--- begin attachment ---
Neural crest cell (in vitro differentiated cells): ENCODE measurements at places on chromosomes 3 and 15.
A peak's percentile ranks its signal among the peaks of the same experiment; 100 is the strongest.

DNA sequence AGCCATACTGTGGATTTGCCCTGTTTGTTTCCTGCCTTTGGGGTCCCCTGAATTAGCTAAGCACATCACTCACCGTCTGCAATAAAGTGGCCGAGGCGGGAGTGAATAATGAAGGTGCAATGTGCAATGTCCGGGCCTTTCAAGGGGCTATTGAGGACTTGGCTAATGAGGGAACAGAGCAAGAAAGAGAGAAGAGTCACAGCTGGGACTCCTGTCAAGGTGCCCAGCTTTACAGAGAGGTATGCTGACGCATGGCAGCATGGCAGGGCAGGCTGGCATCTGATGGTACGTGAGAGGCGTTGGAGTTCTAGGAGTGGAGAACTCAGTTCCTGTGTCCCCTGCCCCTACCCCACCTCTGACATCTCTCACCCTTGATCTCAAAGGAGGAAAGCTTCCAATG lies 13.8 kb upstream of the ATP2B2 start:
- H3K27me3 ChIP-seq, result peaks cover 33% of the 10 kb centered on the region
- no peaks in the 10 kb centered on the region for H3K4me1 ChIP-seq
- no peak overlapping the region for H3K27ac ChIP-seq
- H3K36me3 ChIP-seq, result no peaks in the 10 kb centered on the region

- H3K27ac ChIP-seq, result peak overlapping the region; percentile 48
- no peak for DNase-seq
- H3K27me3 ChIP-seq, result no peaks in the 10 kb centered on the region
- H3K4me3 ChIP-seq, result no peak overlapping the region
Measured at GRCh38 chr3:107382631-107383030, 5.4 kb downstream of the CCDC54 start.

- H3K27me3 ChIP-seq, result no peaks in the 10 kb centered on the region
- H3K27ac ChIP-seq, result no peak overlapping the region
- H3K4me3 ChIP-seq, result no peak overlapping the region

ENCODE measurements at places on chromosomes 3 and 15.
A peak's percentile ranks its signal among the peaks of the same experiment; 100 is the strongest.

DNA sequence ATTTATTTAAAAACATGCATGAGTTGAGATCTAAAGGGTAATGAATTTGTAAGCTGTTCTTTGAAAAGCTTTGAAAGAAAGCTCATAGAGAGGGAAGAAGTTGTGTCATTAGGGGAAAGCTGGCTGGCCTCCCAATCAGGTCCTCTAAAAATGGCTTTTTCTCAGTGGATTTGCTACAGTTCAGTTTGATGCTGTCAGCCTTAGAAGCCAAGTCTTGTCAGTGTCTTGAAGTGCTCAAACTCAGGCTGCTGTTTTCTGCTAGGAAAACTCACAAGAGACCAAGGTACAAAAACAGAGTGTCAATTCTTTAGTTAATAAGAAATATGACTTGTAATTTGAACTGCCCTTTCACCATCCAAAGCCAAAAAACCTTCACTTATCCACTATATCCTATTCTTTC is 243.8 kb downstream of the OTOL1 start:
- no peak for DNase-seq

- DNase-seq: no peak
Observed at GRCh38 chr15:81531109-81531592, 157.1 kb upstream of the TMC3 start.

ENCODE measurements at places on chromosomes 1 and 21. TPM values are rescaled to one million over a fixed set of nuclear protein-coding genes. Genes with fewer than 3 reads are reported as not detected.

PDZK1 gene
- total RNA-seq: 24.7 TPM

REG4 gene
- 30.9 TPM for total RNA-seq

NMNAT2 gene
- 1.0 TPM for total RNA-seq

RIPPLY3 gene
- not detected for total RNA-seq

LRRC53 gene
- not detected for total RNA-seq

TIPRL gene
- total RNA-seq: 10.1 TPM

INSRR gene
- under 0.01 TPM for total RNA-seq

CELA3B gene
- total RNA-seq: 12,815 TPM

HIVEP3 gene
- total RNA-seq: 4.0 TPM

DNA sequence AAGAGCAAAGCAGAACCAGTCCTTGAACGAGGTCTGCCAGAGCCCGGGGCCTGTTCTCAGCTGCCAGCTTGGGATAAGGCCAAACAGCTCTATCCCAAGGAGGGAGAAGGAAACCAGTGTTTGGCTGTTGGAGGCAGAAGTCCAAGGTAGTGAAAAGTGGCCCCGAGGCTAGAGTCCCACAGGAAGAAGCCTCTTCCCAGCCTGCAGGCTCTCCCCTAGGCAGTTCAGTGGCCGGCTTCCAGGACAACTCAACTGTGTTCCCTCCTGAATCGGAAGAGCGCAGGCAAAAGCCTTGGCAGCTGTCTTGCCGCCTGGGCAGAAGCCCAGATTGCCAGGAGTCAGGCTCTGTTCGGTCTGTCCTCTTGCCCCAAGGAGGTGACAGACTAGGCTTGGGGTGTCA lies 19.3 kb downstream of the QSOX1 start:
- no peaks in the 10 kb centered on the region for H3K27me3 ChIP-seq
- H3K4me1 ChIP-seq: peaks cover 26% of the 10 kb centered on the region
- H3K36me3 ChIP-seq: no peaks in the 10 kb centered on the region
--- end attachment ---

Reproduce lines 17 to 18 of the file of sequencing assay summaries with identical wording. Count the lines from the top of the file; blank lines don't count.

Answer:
A peak's percentile ranks its signal among the peaks of the same experiment; 100 is the strongest.

DNA sequence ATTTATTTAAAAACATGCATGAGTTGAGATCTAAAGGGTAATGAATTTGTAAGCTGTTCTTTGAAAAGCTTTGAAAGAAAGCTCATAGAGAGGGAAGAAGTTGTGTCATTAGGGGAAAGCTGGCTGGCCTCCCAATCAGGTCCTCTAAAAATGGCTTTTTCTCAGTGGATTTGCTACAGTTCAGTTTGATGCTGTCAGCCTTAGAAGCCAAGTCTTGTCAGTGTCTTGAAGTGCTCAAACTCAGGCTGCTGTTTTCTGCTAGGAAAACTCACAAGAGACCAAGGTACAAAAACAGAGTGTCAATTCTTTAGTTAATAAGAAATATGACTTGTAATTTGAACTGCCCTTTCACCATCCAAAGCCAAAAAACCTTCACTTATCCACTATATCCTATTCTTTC is 243.8 kb downstream of the OTOL1 start: